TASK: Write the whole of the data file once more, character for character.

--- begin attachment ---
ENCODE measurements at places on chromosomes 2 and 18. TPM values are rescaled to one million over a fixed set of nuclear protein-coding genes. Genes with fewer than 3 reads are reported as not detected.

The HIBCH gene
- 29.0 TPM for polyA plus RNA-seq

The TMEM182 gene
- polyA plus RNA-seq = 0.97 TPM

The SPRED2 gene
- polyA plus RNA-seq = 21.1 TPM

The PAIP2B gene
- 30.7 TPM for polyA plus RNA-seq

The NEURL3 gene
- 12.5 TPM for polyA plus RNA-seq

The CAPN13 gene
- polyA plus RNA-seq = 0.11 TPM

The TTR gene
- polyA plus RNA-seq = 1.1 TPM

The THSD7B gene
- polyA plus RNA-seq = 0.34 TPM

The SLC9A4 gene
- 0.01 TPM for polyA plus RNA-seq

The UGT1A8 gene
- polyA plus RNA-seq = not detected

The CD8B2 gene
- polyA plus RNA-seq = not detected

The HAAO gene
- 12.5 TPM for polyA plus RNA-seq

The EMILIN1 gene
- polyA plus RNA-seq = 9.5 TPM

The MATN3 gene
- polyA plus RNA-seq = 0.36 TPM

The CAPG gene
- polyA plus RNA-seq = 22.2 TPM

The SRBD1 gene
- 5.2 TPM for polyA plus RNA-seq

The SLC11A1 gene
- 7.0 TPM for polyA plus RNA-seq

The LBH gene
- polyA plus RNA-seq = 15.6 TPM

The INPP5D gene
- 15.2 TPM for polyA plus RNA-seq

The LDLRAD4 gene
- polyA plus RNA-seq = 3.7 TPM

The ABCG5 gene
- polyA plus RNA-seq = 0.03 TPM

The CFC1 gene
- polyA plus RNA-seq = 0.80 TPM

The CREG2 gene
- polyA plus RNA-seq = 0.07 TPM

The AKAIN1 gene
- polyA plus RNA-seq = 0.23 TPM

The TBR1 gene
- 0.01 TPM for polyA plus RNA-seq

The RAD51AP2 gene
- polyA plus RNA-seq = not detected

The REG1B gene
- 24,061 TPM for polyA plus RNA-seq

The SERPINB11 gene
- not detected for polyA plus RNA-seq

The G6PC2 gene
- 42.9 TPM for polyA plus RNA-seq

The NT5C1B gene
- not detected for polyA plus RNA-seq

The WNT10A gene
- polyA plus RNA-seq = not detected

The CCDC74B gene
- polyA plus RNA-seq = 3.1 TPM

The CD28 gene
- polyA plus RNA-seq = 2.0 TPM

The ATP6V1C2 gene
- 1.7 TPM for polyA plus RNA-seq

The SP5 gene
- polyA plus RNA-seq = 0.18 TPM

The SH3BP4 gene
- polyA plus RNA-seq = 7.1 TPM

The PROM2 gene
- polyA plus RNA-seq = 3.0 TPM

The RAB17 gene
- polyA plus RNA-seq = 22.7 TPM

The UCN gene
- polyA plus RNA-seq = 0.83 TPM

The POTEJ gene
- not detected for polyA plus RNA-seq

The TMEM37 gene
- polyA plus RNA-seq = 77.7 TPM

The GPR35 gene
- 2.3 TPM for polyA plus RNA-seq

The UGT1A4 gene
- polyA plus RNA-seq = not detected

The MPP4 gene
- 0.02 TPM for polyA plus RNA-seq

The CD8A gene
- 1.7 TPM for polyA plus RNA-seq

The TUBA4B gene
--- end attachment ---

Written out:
ENCODE measurements at places on chromosomes 2 and 18. TPM values are rescaled to one million over a fixed set of nuclear protein-coding genes. Genes with fewer than 3 reads are reported as not detected.

The HIBCH gene
- 29.0 TPM for polyA plus RNA-seq

The TMEM182 gene
- polyA plus RNA-seq = 0.97 TPM

The SPRED2 gene
- polyA plus RNA-seq = 21.1 TPM

The PAIP2B gene
- 30.7 TPM for polyA plus RNA-seq

The NEURL3 gene
- 12.5 TPM for polyA plus RNA-seq

The CAPN13 gene
- polyA plus RNA-seq = 0.11 TPM

The TTR gene
- polyA plus RNA-seq = 1.1 TPM

The THSD7B gene
- polyA plus RNA-seq = 0.34 TPM

The SLC9A4 gene
- 0.01 TPM for polyA plus RNA-seq

The UGT1A8 gene
- polyA plus RNA-seq = not detected

The CD8B2 gene
- polyA plus RNA-seq = not detected

The HAAO gene
- 12.5 TPM for polyA plus RNA-seq

The EMILIN1 gene
- polyA plus RNA-seq = 9.5 TPM

The MATN3 gene
- polyA plus RNA-seq = 0.36 TPM

The CAPG gene
- polyA plus RNA-seq = 22.2 TPM

The SRBD1 gene
- 5.2 TPM for polyA plus RNA-seq

The SLC11A1 gene
- 7.0 TPM for polyA plus RNA-seq

The LBH gene
- polyA plus RNA-seq = 15.6 TPM

The INPP5D gene
- 15.2 TPM for polyA plus RNA-seq

The LDLRAD4 gene
- polyA plus RNA-seq = 3.7 TPM

The ABCG5 gene
- polyA plus RNA-seq = 0.03 TPM

The CFC1 gene
- polyA plus RNA-seq = 0.80 TPM

The CREG2 gene
- polyA plus RNA-seq = 0.07 TPM

The AKAIN1 gene
- polyA plus RNA-seq = 0.23 TPM

The TBR1 gene
- 0.01 TPM for polyA plus RNA-seq

The RAD51AP2 gene
- polyA plus RNA-seq = not detected

The REG1B gene
- 24,061 TPM for polyA plus RNA-seq

The SERPINB11 gene
- not detected for polyA plus RNA-seq

The G6PC2 gene
- 42.9 TPM for polyA plus RNA-seq

The NT5C1B gene
- not detected for polyA plus RNA-seq

The WNT10A gene
- polyA plus RNA-seq = not detected

The CCDC74B gene
- polyA plus RNA-seq = 3.1 TPM

The CD28 gene
- polyA plus RNA-seq = 2.0 TPM

The ATP6V1C2 gene
- 1.7 TPM for polyA plus RNA-seq

The SP5 gene
- polyA plus RNA-seq = 0.18 TPM

The SH3BP4 gene
- polyA plus RNA-seq = 7.1 TPM

The PROM2 gene
- polyA plus RNA-seq = 3.0 TPM

The RAB17 gene
- polyA plus RNA-seq = 22.7 TPM

The UCN gene
- polyA plus RNA-seq = 0.83 TPM

The POTEJ gene
- not detected for polyA plus RNA-seq

The TMEM37 gene
- polyA plus RNA-seq = 77.7 TPM

The GPR35 gene
- 2.3 TPM for polyA plus RNA-seq

The UGT1A4 gene
- polyA plus RNA-seq = not detected

The MPP4 gene
- 0.02 TPM for polyA plus RNA-seq

The CD8A gene
- 1.7 TPM for polyA plus RNA-seq

The TUBA4B gene